Over two consecutive days, hundreds of individuals stood up and shared their stories.
World Mental Health Day on 10th October 2021, followed by International Day of the Girl on the 11th, invited people to speak up about their experiences in order to encourage others to do the same. And they did; in their thousands.
Men and women from across the world shared intimate, personal tales about navigating their own or others’ mental health or overcoming challenging beginnings to lead fulfilling lives. And they did so with the intention of raising awareness, understanding and compassion as well as to inspire others.
Many of the posts were moving and beautiful in their honesty. And each post had required the author to stop hiding some (or all!) of themselves and to be fully “out there”.
“Out there.” Two words which can make stomachs drop and hearts beat faster.
“Out there” where people can see and hear you. Where you will be judged!
Hiding is a common theme in coaching. People can go for months or years hiding parts of themselves that they think are less worthy or pleasant or attractive than they’d like to be. They worry that if they show these bits, they’ll be seen as less competent or intelligent or that people won’t like or love them any more. So they hide.
Does this sound familiar?
I’ve been there too. It’s not fun.
But then there’s a point where you decide that something needs to change. And a little further down the line, you accept that, to make the change real, you will have to talk about it. To someone else!
What’s going to happen when you tell a friend, a colleague, possibly someone who works for you or who you work for? What will happen when you explain why the change is important to you; when you allow them to see who you really are, not just the curated version you have presented until now? What if they question, judge, disagree, discourage or ridicule you? That would be awful!!!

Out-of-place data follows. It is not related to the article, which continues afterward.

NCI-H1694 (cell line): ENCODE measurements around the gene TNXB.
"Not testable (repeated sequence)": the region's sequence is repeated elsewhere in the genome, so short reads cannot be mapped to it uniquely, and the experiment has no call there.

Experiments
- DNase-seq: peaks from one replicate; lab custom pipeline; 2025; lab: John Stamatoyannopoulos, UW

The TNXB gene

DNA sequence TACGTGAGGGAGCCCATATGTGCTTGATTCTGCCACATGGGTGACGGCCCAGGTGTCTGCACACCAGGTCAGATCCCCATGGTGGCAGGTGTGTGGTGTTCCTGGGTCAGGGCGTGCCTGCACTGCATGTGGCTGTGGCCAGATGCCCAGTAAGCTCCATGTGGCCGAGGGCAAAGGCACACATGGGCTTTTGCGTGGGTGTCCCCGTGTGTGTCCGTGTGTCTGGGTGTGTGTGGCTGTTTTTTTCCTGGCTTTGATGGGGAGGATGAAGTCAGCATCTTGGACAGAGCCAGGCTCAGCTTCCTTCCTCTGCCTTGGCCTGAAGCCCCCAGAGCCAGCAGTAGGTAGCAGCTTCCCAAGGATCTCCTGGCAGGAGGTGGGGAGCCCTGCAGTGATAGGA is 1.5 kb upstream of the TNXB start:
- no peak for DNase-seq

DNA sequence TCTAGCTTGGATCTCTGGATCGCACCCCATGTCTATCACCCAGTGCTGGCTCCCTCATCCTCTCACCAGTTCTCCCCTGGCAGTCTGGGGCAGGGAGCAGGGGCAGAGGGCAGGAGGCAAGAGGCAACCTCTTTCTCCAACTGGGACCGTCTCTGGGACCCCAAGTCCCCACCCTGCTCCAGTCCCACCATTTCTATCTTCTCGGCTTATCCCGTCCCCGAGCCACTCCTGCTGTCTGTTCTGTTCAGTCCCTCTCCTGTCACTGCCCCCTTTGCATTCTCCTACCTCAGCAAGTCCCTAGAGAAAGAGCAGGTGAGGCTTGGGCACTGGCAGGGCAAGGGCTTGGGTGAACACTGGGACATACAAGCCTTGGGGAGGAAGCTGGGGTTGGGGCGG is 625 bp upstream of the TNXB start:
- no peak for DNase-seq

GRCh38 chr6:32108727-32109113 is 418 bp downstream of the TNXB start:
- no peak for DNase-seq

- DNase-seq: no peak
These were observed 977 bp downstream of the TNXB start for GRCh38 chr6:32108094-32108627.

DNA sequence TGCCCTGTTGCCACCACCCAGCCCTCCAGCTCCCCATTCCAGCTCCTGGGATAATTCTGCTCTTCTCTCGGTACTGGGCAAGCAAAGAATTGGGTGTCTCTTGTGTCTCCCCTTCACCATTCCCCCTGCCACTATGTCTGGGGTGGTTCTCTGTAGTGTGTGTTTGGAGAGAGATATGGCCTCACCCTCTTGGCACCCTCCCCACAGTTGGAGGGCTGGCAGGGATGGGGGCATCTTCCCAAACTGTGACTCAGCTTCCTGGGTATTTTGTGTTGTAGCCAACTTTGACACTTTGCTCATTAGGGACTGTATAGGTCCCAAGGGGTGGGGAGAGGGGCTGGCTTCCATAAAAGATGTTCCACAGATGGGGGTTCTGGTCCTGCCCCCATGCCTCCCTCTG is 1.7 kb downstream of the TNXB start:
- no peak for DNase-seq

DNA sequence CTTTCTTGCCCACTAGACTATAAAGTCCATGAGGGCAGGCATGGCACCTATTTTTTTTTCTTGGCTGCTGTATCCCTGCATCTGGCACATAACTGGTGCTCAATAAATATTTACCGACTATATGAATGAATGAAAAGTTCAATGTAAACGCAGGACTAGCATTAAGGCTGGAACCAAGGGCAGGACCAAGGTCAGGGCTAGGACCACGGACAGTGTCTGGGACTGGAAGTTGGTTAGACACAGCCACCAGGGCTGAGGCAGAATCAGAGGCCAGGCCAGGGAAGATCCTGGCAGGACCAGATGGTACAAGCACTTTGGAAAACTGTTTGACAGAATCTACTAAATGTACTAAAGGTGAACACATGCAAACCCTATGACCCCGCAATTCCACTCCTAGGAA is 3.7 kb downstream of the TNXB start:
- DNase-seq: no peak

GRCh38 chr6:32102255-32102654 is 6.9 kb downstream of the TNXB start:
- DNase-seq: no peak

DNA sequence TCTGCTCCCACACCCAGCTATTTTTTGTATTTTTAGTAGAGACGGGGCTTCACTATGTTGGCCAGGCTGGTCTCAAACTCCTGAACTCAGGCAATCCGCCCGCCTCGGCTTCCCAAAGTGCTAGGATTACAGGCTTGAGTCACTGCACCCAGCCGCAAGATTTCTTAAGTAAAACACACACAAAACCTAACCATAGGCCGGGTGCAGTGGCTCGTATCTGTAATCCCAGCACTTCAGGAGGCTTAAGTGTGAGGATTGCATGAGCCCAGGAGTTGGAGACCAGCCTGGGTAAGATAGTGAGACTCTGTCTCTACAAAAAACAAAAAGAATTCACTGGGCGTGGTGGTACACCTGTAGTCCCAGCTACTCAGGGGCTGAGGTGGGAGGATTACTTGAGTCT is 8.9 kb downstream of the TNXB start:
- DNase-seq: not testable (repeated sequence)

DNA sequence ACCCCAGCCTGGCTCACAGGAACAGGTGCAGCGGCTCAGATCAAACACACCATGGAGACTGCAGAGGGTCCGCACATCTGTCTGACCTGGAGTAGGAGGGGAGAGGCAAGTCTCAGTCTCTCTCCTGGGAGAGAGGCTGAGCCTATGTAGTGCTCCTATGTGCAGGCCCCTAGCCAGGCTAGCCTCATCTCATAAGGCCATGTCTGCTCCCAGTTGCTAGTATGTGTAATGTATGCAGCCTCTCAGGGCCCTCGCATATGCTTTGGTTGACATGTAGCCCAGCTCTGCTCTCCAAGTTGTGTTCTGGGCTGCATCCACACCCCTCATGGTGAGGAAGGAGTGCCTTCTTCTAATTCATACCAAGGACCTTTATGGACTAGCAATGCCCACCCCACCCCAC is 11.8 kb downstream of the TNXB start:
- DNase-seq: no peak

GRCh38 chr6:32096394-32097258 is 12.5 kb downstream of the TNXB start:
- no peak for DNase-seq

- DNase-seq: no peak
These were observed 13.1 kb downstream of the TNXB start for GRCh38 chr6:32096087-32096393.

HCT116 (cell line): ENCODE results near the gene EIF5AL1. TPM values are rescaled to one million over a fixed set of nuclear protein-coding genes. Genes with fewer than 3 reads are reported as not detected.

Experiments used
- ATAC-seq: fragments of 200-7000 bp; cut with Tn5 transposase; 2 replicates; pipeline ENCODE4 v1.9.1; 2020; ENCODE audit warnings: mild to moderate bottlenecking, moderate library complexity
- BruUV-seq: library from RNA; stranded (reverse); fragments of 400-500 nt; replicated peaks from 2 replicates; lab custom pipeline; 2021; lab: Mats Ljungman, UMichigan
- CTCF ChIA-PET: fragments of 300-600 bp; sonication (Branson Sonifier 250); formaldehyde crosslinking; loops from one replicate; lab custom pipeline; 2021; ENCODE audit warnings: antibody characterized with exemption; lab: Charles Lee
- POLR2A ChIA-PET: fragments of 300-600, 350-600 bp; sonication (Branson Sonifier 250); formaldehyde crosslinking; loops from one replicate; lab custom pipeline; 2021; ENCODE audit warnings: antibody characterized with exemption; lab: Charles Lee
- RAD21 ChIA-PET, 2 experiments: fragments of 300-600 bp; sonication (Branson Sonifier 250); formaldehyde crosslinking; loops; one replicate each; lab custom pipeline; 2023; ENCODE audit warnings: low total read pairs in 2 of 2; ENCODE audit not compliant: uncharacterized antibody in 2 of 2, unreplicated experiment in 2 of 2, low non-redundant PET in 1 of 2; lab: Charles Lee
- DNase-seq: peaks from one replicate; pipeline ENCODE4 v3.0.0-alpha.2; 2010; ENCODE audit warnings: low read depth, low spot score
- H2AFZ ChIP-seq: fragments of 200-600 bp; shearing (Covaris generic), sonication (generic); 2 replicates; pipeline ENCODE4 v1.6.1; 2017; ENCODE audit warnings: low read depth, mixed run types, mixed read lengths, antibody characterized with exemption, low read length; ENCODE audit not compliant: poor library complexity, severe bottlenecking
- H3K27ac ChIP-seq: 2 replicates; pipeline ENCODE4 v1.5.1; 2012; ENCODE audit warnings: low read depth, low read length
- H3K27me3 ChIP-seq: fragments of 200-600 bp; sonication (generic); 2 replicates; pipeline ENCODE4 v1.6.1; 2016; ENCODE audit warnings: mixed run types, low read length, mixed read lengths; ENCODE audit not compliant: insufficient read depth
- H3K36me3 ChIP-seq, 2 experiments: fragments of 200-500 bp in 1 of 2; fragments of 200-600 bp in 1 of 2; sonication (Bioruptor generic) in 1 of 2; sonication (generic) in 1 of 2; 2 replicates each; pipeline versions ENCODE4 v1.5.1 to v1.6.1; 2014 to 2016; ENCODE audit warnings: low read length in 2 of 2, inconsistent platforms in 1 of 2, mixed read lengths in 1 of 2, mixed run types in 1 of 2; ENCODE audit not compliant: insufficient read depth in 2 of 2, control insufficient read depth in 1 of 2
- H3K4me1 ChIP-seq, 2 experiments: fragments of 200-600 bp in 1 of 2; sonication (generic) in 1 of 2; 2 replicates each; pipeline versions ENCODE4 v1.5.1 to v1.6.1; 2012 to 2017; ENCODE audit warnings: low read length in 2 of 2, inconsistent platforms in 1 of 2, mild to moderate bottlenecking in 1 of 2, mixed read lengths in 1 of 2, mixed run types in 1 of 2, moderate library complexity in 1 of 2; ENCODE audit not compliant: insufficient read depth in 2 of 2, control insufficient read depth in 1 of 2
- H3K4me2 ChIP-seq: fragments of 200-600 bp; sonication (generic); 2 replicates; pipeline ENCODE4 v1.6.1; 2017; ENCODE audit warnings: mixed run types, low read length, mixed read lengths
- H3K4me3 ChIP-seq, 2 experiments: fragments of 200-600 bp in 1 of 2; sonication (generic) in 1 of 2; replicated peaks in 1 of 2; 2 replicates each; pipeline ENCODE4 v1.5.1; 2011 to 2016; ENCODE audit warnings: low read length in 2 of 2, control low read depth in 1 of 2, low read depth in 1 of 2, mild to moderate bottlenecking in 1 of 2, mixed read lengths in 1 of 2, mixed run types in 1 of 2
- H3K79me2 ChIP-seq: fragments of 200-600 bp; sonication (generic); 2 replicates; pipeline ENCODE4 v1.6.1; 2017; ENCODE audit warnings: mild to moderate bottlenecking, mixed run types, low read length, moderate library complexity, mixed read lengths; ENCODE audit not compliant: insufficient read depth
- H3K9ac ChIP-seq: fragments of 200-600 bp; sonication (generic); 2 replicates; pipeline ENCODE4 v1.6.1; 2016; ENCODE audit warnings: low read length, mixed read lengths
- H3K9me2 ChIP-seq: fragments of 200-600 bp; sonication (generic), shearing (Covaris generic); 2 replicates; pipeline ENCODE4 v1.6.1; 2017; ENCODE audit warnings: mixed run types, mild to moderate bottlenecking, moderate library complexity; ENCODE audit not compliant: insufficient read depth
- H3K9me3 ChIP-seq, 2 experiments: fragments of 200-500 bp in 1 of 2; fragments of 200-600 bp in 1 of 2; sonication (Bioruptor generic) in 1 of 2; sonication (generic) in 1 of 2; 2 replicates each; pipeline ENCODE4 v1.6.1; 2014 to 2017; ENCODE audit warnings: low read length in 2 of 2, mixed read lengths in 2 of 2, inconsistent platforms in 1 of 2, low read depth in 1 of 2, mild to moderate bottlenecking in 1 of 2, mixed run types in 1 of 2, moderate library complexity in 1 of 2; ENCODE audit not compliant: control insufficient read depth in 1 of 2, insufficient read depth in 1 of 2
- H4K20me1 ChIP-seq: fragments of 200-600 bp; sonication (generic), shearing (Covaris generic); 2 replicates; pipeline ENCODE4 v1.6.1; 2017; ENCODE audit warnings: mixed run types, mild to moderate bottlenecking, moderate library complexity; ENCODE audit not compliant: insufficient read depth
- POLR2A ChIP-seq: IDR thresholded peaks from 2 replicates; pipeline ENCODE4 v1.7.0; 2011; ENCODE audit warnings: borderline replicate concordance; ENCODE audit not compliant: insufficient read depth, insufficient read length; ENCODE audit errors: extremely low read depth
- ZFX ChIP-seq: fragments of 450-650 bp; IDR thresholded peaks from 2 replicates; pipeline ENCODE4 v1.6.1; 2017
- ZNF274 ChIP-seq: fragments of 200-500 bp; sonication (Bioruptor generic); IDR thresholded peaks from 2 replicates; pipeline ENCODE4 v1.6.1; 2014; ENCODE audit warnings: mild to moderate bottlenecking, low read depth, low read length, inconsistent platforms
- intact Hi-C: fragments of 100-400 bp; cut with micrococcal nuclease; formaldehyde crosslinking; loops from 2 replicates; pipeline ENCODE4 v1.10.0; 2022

Perhaps, you think, it’s better to stay hidden and try to accept how things are now rather than put yourself “out there”. But if you’re honest with yourself, that’s where you’ve been for a while now and repeatedly telling yourself it’s “not that bad” is just not cutting it.
But, here’s the thing, when you accept who you really are (all of you, including the bits you don’t like!), when you allow yourself to be seen, people can also celebrate, congratulate, engage, enthuse and cheer for you. And, as demonstrated by the posts and responses on October 10th and 11th, they can present opportunities, connect you, hold you accountable, ask how you’re really doing and offer encouragement or support when things feel hard.
If you stay hidden, you might protect yourself from the scary bits but you definitely won’t get any of the brilliant stuff either. The only way forward is to put yourself “out there”.
As often happens, while I was thinking about hiding and what it takes to allow ourselves to be seen, I started seeing similar messages everywhere. This discussion on the podcast, University, Challenged by Toni Kent is a wonderful example. A management consulting apprentice at KPMG and co-chair of the firm’s UK Social Mobility network, David McIntosh has already achieved an incredible amount at a young age. In the conversation about his career path, he acknowledges that people around him in his youth expected him to “stay quiet” and, essentially, accept his place. But he knew that he could only make a difference if he “made a noise”. He is being (and sounds like has always been) fully himself, in and outside work, and he’s making big things happen.
In my twenties I think I was still figuring out who I really was. Actually, that’s not true. I’m pretty sure I knew who I was but I felt I had to conform/be different to fit in and be successful at work. When I eventually let go of that, everything became so much clearer.
But, in the spirit of ‘walking the talk’, I’ve been asking myself what I am still hiding and what might be possible if I showed up more. And it’s a little scary but also pretty exciting.